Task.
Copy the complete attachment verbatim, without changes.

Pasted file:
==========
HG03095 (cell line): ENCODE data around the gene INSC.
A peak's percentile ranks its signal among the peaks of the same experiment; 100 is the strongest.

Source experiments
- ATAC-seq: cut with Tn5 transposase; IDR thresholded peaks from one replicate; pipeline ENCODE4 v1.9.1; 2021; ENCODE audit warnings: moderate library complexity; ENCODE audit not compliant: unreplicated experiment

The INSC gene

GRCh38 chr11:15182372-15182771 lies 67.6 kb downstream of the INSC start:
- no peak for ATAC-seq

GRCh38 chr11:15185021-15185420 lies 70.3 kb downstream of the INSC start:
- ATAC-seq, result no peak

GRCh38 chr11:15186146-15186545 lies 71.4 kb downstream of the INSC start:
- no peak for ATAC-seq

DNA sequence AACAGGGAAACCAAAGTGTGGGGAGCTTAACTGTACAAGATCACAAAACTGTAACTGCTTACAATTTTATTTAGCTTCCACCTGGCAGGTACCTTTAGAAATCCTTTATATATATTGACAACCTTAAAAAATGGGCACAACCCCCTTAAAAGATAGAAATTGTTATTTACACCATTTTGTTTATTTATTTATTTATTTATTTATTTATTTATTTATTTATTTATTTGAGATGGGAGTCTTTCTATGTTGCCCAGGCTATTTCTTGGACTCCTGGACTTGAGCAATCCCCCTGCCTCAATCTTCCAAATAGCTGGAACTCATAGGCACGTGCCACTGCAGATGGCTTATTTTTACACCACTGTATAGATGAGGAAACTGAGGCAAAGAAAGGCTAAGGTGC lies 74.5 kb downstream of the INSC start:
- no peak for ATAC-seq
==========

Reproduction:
HG03095 (cell line): ENCODE data around the gene INSC.
A peak's percentile ranks its signal among the peaks of the same experiment; 100 is the strongest.

Source experiments
- ATAC-seq: cut with Tn5 transposase; IDR thresholded peaks from one replicate; pipeline ENCODE4 v1.9.1; 2021; ENCODE audit warnings: moderate library complexity; ENCODE audit not compliant: unreplicated experiment

The INSC gene

GRCh38 chr11:15182372-15182771 lies 67.6 kb downstream of the INSC start:
- no peak for ATAC-seq

GRCh38 chr11:15185021-15185420 lies 70.3 kb downstream of the INSC start:
- ATAC-seq, result no peak

GRCh38 chr11:15186146-15186545 lies 71.4 kb downstream of the INSC start:
- no peak for ATAC-seq

DNA sequence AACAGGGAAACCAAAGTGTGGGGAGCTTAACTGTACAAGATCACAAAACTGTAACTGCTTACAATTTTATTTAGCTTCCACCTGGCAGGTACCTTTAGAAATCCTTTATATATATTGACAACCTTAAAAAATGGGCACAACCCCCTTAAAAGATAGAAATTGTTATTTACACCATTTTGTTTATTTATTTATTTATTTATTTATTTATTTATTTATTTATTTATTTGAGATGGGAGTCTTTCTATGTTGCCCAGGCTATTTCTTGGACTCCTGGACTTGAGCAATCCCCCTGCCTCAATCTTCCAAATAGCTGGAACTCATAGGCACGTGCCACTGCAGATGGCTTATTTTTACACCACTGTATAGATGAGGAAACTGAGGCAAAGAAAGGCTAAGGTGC lies 74.5 kb downstream of the INSC start:
- no peak for ATAC-seq